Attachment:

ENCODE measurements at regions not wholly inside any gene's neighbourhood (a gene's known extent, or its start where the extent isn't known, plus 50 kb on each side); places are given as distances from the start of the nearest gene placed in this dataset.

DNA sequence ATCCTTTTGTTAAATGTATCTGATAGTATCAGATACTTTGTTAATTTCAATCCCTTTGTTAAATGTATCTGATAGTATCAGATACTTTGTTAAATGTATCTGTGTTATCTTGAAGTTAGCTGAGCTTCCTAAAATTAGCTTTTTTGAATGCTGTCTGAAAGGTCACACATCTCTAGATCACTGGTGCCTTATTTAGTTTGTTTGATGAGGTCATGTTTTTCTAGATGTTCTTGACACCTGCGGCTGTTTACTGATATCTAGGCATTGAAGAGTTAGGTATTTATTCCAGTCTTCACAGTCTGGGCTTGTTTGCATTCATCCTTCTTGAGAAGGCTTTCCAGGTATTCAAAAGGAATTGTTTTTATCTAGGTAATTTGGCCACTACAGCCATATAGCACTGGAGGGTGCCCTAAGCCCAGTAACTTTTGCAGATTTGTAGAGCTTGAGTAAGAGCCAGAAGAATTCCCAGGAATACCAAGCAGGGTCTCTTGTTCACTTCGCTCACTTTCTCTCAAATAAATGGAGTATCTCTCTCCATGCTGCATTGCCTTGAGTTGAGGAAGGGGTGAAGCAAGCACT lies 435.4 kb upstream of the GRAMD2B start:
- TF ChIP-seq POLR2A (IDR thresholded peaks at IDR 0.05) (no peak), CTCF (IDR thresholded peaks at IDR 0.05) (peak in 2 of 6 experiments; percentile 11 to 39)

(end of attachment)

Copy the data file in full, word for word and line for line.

ENCODE measurements at regions not wholly inside any gene's neighbourhood (a gene's known extent, or its start where the extent isn't known, plus 50 kb on each side); places are given as distances from the start of the nearest gene placed in this dataset.

DNA sequence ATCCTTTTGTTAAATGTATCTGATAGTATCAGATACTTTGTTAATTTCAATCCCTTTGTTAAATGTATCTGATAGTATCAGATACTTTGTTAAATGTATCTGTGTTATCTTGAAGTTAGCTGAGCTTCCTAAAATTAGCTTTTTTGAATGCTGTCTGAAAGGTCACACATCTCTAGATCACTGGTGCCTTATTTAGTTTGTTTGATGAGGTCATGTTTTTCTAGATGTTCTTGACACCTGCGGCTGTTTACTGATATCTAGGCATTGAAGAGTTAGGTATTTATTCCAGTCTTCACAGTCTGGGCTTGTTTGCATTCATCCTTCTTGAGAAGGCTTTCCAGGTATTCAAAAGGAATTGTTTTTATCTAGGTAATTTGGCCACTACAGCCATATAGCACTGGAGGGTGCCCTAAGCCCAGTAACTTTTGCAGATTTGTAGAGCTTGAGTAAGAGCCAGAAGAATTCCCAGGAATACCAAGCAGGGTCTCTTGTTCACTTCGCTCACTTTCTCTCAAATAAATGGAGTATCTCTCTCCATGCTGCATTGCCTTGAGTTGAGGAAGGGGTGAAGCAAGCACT lies 435.4 kb upstream of the GRAMD2B start:
- TF ChIP-seq POLR2A (IDR thresholded peaks at IDR 0.05) (no peak), CTCF (IDR thresholded peaks at IDR 0.05) (peak in 2 of 6 experiments; percentile 11 to 39)